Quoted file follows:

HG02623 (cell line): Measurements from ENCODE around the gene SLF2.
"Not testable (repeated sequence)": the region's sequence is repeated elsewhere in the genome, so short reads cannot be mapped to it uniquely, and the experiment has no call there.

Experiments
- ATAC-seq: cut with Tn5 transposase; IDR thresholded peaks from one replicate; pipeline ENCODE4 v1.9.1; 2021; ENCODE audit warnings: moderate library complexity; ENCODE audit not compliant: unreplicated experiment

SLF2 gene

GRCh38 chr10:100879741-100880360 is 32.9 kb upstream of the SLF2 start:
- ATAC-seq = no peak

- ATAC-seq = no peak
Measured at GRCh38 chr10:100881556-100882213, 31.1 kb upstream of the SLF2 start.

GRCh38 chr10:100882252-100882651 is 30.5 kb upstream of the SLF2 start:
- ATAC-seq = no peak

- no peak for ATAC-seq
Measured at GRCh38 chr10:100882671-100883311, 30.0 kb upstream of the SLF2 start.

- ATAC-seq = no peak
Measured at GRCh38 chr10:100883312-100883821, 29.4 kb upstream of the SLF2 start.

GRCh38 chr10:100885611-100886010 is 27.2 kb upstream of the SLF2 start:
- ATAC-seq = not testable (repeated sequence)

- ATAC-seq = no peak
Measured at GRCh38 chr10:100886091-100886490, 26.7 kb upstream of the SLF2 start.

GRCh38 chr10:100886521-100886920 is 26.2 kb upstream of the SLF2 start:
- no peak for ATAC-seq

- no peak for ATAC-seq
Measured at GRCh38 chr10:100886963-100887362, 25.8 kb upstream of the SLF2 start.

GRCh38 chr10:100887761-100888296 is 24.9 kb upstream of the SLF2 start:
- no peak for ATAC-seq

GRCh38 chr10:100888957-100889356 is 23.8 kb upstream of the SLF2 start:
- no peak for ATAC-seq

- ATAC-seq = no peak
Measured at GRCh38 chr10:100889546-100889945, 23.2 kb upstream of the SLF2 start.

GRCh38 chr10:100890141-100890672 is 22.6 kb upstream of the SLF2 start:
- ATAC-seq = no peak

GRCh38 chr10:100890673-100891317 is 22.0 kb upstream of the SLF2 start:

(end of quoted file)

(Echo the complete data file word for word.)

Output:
HG02623 (cell line): Measurements from ENCODE around the gene SLF2.
"Not testable (repeated sequence)": the region's sequence is repeated elsewhere in the genome, so short reads cannot be mapped to it uniquely, and the experiment has no call there.

Experiments
- ATAC-seq: cut with Tn5 transposase; IDR thresholded peaks from one replicate; pipeline ENCODE4 v1.9.1; 2021; ENCODE audit warnings: moderate library complexity; ENCODE audit not compliant: unreplicated experiment

SLF2 gene

GRCh38 chr10:100879741-100880360 is 32.9 kb upstream of the SLF2 start:
- ATAC-seq = no peak

- ATAC-seq = no peak
Measured at GRCh38 chr10:100881556-100882213, 31.1 kb upstream of the SLF2 start.

GRCh38 chr10:100882252-100882651 is 30.5 kb upstream of the SLF2 start:
- ATAC-seq = no peak

- no peak for ATAC-seq
Measured at GRCh38 chr10:100882671-100883311, 30.0 kb upstream of the SLF2 start.

- ATAC-seq = no peak
Measured at GRCh38 chr10:100883312-100883821, 29.4 kb upstream of the SLF2 start.

GRCh38 chr10:100885611-100886010 is 27.2 kb upstream of the SLF2 start:
- ATAC-seq = not testable (repeated sequence)

- ATAC-seq = no peak
Measured at GRCh38 chr10:100886091-100886490, 26.7 kb upstream of the SLF2 start.

GRCh38 chr10:100886521-100886920 is 26.2 kb upstream of the SLF2 start:
- no peak for ATAC-seq

- no peak for ATAC-seq
Measured at GRCh38 chr10:100886963-100887362, 25.8 kb upstream of the SLF2 start.

GRCh38 chr10:100887761-100888296 is 24.9 kb upstream of the SLF2 start:
- no peak for ATAC-seq

GRCh38 chr10:100888957-100889356 is 23.8 kb upstream of the SLF2 start:
- no peak for ATAC-seq

- ATAC-seq = no peak
Measured at GRCh38 chr10:100889546-100889945, 23.2 kb upstream of the SLF2 start.

GRCh38 chr10:100890141-100890672 is 22.6 kb upstream of the SLF2 start:
- ATAC-seq = no peak

GRCh38 chr10:100890673-100891317 is 22.0 kb upstream of the SLF2 start: